Understanding the Complexities of Childhood Behavioral Struggles: They Won't, They Can't, or They Don't

article photo of a child passing through a door showing the complexity of his own experiences and struggles by Dr. Sam Goldstein

In a small town, a young boy named Leo, was known for his mischievous behavior. He would disrupt classes, play pranks on the adults, and never seemed to listen to anyone. His actions troubled his parents and neighbors, So, they sought help from three renowned psychologists at the College in the town.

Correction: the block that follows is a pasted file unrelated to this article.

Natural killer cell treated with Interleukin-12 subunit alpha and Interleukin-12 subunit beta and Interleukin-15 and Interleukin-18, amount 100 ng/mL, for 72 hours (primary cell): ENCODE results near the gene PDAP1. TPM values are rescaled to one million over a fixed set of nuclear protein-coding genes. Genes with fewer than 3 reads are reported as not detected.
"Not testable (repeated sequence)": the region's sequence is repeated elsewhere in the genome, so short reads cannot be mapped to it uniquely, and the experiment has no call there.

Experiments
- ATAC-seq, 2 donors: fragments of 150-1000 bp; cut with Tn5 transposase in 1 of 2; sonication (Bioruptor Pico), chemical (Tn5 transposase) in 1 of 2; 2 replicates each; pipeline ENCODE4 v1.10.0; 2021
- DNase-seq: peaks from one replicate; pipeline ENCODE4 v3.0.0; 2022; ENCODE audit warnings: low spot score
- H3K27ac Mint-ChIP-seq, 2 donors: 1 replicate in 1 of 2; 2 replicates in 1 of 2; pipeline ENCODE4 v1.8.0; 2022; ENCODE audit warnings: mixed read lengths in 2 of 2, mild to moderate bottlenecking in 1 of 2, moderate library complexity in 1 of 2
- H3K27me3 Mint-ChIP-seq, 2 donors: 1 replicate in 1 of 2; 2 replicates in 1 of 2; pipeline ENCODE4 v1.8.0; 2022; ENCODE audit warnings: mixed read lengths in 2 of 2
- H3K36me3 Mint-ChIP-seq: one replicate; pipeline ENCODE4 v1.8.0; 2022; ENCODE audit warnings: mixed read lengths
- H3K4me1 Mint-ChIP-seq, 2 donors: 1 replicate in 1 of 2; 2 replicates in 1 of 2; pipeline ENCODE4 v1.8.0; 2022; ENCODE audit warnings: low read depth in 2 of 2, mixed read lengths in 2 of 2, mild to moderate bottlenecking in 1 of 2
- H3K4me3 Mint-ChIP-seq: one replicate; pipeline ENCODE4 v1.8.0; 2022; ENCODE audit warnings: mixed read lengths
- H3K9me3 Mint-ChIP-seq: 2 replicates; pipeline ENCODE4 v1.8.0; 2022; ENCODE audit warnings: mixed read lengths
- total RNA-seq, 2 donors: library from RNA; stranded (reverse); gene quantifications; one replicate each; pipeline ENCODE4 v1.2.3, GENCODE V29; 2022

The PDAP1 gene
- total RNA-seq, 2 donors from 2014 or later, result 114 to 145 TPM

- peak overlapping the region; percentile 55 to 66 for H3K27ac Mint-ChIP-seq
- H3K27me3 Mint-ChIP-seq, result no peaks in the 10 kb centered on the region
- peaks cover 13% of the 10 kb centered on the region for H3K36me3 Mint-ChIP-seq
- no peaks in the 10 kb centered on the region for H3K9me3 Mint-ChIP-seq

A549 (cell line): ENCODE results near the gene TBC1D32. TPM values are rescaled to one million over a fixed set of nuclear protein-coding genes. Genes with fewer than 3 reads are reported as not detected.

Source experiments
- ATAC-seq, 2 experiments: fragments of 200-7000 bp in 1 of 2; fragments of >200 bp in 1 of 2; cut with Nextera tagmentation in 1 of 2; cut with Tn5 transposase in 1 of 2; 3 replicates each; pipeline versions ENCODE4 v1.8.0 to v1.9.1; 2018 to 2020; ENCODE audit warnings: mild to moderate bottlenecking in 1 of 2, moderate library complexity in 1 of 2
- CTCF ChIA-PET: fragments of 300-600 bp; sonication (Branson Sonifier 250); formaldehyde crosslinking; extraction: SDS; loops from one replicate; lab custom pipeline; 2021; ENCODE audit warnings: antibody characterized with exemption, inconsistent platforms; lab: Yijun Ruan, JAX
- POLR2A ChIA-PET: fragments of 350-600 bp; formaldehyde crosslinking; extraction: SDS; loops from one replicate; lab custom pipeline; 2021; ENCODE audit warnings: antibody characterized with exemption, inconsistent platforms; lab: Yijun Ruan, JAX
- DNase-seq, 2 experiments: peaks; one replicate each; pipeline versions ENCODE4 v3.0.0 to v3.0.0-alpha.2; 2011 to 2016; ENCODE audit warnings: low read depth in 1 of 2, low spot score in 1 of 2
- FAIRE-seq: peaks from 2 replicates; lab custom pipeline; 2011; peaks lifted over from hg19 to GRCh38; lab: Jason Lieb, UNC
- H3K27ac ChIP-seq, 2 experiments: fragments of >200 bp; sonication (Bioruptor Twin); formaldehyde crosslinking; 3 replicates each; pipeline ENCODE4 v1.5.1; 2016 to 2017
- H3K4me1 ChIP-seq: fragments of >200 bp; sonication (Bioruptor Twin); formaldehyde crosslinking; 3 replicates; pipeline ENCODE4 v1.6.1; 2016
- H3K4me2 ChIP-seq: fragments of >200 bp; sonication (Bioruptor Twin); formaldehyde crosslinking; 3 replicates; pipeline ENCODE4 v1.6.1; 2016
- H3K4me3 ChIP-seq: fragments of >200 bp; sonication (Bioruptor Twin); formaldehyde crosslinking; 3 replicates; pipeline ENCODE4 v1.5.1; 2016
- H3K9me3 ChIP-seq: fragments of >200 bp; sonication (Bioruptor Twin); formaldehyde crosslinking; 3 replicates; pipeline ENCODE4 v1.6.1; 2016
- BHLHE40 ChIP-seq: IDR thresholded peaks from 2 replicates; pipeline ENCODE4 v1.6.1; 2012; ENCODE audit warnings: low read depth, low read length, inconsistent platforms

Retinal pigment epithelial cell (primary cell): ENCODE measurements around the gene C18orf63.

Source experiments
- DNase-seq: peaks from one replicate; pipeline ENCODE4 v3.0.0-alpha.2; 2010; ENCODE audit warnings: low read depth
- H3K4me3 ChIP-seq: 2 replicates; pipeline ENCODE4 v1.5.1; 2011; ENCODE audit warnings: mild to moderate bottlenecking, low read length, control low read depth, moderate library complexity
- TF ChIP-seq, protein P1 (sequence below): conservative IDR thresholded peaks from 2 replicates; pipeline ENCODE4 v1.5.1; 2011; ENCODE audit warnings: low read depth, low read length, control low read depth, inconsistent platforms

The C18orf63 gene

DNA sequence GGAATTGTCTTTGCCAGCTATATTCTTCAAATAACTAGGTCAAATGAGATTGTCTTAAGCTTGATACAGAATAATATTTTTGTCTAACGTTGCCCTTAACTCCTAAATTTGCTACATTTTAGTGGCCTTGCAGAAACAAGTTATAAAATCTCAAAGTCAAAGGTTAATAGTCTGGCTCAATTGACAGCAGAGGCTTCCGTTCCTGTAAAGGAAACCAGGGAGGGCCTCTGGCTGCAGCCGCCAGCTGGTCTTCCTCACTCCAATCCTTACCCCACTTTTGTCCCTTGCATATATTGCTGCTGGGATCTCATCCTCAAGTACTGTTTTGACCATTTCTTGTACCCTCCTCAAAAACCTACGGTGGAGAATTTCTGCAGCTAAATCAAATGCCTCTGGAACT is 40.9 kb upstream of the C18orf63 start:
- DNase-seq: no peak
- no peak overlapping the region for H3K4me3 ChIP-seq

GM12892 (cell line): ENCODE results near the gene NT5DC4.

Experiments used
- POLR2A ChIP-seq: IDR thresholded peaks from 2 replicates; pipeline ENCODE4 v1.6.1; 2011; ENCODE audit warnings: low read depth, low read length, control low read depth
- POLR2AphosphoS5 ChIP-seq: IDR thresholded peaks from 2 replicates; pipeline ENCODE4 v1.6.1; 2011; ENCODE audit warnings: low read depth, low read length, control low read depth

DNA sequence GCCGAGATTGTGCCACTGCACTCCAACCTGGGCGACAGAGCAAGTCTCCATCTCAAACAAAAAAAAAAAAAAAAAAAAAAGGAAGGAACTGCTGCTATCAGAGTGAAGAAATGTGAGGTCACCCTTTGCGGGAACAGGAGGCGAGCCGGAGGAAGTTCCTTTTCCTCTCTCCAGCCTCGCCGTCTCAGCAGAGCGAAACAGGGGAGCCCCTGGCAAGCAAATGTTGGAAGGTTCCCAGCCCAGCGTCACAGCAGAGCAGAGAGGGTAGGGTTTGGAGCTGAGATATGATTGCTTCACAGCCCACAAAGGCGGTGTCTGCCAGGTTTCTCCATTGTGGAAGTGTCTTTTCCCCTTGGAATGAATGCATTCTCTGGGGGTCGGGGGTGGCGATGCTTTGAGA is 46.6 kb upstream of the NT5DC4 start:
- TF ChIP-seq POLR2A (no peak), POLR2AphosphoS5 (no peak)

The first psychologist, Dr. Stern, observed Leo and concluded, "This boy will never behave. He lacks discipline and respect for authority." Dr. Stern believed in strict rules and consequences, convinced that Leo chose to misbehave.

The second psychologist, Dr. Ponder, watched Leo and thought, "This boy cannot behave. He must have an underlying issue that prevents him from following the rules." Dr. Ponder was known for her deep analyses but often overlooked simpler solutions.

Finally, the third psychologist, Dr. Wise, spent time with Leo, engaging him in various activities and conversations. She soon realized something that the others had missed. After considering the opinions of her colleagues she concluded, "This boy doesn't know how to behave. No one has ever taught him the skills he needs to interact positively with others."